Future of Functional Medicine Review Clinical Newsletter

Practical Solutions for Practitioners – August 2020

Dr. Michael Ruscio’s Monthly – Future of Functional Medicine Review Clinical Newsletter

Medically reviewed & fact checked by a
board-certified doctor
Medically reviewed & fact checked by a
board-certified doctor
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Hypothyroid Case Did NOT Respond to Levothyroxine, Did NOT Require Combination Therapy, GI Support Resolved Symptoms.

Patient Info:

  • Monica, 36y/o, Female
  • Previous Dx
    • Hypothyroid
  • Rx
    • Levothyroxine
  • Chief Complaints
    • Fatigue, 8-Constant
    • Bloating, 8-Constant
    • Weight Gain, 10-Constant
    • Constipation, 10-Constant
    • Dry Skin, 6-Intermittent
    • Feeling Cold, 6-Intermittent
  • Other Symptoms
    • PMS, digestion, pelvic pain, depression, brain fog
    • Allostatic load – severe (cravings, fatigue, stimulants)
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Visit 1 (Day 1) – History and Exam

Initial Impression:

  • Monica is a 36y/o female, on a keto diet, with a good lifestyle, demeanor, and outlook.
  • Dx/Rx:
    • Dx: Hypothyroid
    • Rx: Levothyroxine
  • Previous Testing:
    • n/a
  • Onset:
    • Constipation lifelong. Hypothyroid started postpartum, symptoms not responsive to Levothyroxine.
  • Family History:
    • Diabetes
    • High blood pressure
    • High cholesterol
  • Prior Treatments:
    • Helpful: Miralax, natural thyroid support, keto
    • Not helpful: Levothyroxine
  • Notes/DDX:
    • Could have GI dysbiosis, need bowel support, female hormone support, iron, and/or thyroid med change
  • Prognosis:
    • Good to excellent
  • Previous Diets:
    • Keto, Atkins
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Visit 2 (a few days later) – Testing and Initial Recommendations

Testing:

  • Tests Ordered
    • CMP, CBC w/ differential, Iron panel, lipid panel, vit D
    • TSH, fT4 Dialysis/LC-MS, fT3 (immuno assay)
    • TPO and TG antibodies
  • Optional
    • Aerodiagnostics Lactulose SIBO breath test
    • Doctors Data Para 3x w/ H. Pylori stool test
  • Rationale
    • Basic workup for GI. Checking for thyroid AI.
    • Performing most-sensitive thyroid assay to determine if her fT4 or fT3 are out of range thus requiring dose adjustment.

Recommendations:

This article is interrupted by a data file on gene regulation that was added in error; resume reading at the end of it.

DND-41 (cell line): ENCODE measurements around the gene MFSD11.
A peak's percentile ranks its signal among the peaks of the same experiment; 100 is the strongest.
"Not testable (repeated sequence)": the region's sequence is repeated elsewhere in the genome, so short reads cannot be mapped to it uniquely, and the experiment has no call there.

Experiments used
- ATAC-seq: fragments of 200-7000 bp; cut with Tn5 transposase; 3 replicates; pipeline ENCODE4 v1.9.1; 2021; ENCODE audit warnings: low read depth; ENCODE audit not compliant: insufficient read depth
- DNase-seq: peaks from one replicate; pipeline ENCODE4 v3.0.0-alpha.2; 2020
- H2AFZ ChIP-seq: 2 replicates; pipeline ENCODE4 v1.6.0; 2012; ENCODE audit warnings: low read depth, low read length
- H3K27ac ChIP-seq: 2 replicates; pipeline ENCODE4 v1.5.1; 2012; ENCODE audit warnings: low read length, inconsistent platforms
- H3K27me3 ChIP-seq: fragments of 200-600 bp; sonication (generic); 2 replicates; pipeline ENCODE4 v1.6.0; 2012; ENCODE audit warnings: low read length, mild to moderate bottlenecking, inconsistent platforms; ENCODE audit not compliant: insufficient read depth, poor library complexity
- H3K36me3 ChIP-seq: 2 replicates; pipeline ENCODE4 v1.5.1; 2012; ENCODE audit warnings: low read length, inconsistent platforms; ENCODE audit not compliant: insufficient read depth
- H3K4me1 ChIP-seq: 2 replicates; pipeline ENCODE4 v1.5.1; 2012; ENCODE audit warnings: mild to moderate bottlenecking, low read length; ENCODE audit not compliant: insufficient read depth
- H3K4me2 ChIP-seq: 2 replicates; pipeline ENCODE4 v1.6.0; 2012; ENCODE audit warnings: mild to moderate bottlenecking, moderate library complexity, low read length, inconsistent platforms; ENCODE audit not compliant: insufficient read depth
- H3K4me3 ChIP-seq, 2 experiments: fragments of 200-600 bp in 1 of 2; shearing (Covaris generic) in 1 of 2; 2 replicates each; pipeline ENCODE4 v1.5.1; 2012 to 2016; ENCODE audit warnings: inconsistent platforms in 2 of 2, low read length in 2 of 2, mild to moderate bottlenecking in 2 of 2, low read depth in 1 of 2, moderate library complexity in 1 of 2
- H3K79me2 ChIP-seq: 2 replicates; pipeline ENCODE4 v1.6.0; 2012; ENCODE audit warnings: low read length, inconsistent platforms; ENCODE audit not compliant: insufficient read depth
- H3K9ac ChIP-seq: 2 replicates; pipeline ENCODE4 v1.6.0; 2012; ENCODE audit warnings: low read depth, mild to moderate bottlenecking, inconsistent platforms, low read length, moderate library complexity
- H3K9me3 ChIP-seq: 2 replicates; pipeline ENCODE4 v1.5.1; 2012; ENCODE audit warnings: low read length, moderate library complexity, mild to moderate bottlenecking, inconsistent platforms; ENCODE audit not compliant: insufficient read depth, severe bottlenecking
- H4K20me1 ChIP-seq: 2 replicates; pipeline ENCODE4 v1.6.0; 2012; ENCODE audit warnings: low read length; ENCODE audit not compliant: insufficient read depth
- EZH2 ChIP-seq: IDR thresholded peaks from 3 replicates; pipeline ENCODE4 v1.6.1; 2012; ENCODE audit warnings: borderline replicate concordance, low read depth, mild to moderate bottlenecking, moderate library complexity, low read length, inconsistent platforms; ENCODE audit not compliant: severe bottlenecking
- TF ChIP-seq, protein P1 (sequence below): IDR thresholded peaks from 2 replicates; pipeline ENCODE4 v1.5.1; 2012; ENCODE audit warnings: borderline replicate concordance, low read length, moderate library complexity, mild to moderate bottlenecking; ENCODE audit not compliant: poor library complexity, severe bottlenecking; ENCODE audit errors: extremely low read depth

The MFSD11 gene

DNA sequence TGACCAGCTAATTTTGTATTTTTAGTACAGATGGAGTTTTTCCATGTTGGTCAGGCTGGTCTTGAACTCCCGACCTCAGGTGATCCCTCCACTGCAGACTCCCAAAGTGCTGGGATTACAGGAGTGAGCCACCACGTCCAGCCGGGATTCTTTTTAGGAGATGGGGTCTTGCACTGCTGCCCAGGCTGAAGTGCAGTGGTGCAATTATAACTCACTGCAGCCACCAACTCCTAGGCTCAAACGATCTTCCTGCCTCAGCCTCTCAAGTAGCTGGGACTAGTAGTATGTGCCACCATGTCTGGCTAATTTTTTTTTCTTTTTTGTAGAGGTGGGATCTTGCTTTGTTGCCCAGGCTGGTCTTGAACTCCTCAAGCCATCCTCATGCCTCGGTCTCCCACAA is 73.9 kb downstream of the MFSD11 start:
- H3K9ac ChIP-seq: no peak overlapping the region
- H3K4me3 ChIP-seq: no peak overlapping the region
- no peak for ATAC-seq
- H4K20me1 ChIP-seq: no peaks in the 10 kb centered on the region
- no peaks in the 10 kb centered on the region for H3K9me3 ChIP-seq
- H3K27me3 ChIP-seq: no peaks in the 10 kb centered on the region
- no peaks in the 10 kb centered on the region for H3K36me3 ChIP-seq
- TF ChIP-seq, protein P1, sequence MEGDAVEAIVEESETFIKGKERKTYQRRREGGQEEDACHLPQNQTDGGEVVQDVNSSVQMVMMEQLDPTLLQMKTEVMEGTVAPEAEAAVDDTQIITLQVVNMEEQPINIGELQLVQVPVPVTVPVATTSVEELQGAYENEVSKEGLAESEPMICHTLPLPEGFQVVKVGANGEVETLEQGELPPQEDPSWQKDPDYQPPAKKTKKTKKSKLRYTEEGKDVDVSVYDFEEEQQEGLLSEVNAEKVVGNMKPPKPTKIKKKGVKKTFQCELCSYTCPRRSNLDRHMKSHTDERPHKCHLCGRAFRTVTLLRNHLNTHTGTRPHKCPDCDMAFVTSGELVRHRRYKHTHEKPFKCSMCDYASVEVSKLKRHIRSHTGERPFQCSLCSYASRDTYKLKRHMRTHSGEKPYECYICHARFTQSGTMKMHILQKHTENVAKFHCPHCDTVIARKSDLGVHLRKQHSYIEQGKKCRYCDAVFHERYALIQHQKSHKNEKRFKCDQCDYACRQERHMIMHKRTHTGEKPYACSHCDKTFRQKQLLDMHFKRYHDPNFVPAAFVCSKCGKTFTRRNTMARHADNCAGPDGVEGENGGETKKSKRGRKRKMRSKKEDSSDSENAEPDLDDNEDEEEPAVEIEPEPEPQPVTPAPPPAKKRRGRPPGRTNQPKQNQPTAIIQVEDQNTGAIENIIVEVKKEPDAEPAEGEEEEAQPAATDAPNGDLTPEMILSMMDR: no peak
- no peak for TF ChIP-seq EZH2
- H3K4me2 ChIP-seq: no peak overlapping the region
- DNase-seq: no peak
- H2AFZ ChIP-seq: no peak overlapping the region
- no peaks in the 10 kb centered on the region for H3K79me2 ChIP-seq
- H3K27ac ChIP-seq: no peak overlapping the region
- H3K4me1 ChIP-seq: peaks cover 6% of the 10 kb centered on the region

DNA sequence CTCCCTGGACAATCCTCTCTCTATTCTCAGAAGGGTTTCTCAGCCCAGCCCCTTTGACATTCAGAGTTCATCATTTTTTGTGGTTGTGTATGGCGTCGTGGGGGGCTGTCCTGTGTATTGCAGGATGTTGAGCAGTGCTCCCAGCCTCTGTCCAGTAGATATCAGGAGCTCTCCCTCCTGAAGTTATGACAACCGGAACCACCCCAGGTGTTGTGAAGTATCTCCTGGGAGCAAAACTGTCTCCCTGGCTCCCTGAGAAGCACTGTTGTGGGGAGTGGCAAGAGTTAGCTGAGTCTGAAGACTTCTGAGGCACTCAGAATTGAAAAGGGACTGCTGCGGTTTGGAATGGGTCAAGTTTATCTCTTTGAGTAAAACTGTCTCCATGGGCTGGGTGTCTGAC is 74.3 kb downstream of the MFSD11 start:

• Diet:
    • Start on Paleo Low FODMAP Diet.
    • Can continue to eat one meal/day most days, but try to eat 2 meals 2-3 days/week.
    • Work to cut coffee consumption in half.
  • NRT: Multivitamin, EPA/DHA, Vitamin D/K
  • GI: Lacto-Bifido blend probiotic, soil-based probiotic, Dietary Fiber
  • Note: Be on diet for 2 weeks before adding in supplements, but continue diet until follow up.  Then be on the supplements for 3 weeks before following up. Make a note of the change you noticed from diet versus supplements.
  • Follow up: 6 weeks
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Visit 3 – Lab Interpretation and Treatment Evaluation

Subjective Assessment:

  • Paleo low FODMAP – very helpful for bloating, fatigue, regularity
  • Reduced Coffee – helpful
  • Multi, EPA/DHA, D/K – helpful
  • Lacto-Biff, Soil-Based, fiber – helpful – no longer needs Miralax!
  • Improved:
    • Fatigue, bloating, constipation, skin, hormone issues, clothes fit better
  • Same:
    • Weight
  • Worse:
    • n/a

Lab Interpretation:

  • Metabolic Panel: Alkaline Phosphatase 35-L
  • Lipid Panel: Cholesterol 217-H, LDL 135-H
  • Iron Panel: TIBC 241-L  Ferritin 88
  • Vitamin D: 42.9-WNL
  • Thyroid Autoantibodies (TPO + TGA): TPO Ab 135-H
  • Stool Test + SIBO Breath Test: Not performed

Impression:

  • Today has greatly improved, every chief complaint responded to treatment. Paleo low FODMAP, less coffee, Multi, D, fish oil, probios and fiber – all very helpful. Labs show ferritin 88, low normal fT4/T3 LC-MS. Will maintain current plan + slight food reintroduction, then follow and first wean off supplements, then formal reintroduction.

Recommendations:

Starting:

  • Continue the current plan and keep up the good work!
  • Can cautiously trial some off-plan foods and see how you do.

Follow up: 2 months

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Visit 4 (2 months later)

Subjective Assessment:

  • Has regressions if deviates from diet (gluten, popcorn), other foods OK (cheese, grains feel good)